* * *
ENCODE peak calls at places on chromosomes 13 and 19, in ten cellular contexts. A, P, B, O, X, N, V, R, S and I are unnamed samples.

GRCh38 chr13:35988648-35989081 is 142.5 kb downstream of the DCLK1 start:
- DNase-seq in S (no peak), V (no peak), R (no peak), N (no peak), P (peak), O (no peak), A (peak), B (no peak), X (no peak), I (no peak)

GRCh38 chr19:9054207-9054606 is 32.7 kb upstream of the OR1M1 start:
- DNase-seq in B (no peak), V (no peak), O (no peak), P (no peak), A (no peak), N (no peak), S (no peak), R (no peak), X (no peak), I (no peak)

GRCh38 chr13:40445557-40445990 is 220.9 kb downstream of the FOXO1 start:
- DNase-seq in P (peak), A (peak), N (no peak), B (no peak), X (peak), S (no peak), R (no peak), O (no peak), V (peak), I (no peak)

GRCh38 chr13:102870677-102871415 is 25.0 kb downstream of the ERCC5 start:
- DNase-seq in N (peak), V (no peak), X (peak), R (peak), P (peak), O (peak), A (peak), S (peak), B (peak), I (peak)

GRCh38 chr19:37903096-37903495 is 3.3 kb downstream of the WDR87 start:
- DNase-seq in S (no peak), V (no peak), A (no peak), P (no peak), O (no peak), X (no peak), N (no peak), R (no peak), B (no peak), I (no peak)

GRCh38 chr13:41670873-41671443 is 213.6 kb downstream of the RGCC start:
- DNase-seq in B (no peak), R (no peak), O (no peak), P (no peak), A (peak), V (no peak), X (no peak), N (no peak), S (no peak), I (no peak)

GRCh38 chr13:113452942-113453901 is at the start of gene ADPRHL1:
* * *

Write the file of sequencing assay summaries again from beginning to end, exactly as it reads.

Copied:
ENCODE peak calls at places on chromosomes 13 and 19, in ten cellular contexts. A, P, B, O, X, N, V, R, S and I are unnamed samples.

GRCh38 chr13:35988648-35989081 is 142.5 kb downstream of the DCLK1 start:
- DNase-seq in S (no peak), V (no peak), R (no peak), N (no peak), P (peak), O (no peak), A (peak), B (no peak), X (no peak), I (no peak)

GRCh38 chr19:9054207-9054606 is 32.7 kb upstream of the OR1M1 start:
- DNase-seq in B (no peak), V (no peak), O (no peak), P (no peak), A (no peak), N (no peak), S (no peak), R (no peak), X (no peak), I (no peak)

GRCh38 chr13:40445557-40445990 is 220.9 kb downstream of the FOXO1 start:
- DNase-seq in P (peak), A (peak), N (no peak), B (no peak), X (peak), S (no peak), R (no peak), O (no peak), V (peak), I (no peak)

GRCh38 chr13:102870677-102871415 is 25.0 kb downstream of the ERCC5 start:
- DNase-seq in N (peak), V (no peak), X (peak), R (peak), P (peak), O (peak), A (peak), S (peak), B (peak), I (peak)

GRCh38 chr19:37903096-37903495 is 3.3 kb downstream of the WDR87 start:
- DNase-seq in S (no peak), V (no peak), A (no peak), P (no peak), O (no peak), X (no peak), N (no peak), R (no peak), B (no peak), I (no peak)

GRCh38 chr13:41670873-41671443 is 213.6 kb downstream of the RGCC start:
- DNase-seq in B (no peak), R (no peak), O (no peak), P (no peak), A (peak), V (no peak), X (no peak), N (no peak), S (no peak), I (no peak)

GRCh38 chr13:113452942-113453901 is at the start of gene ADPRHL1: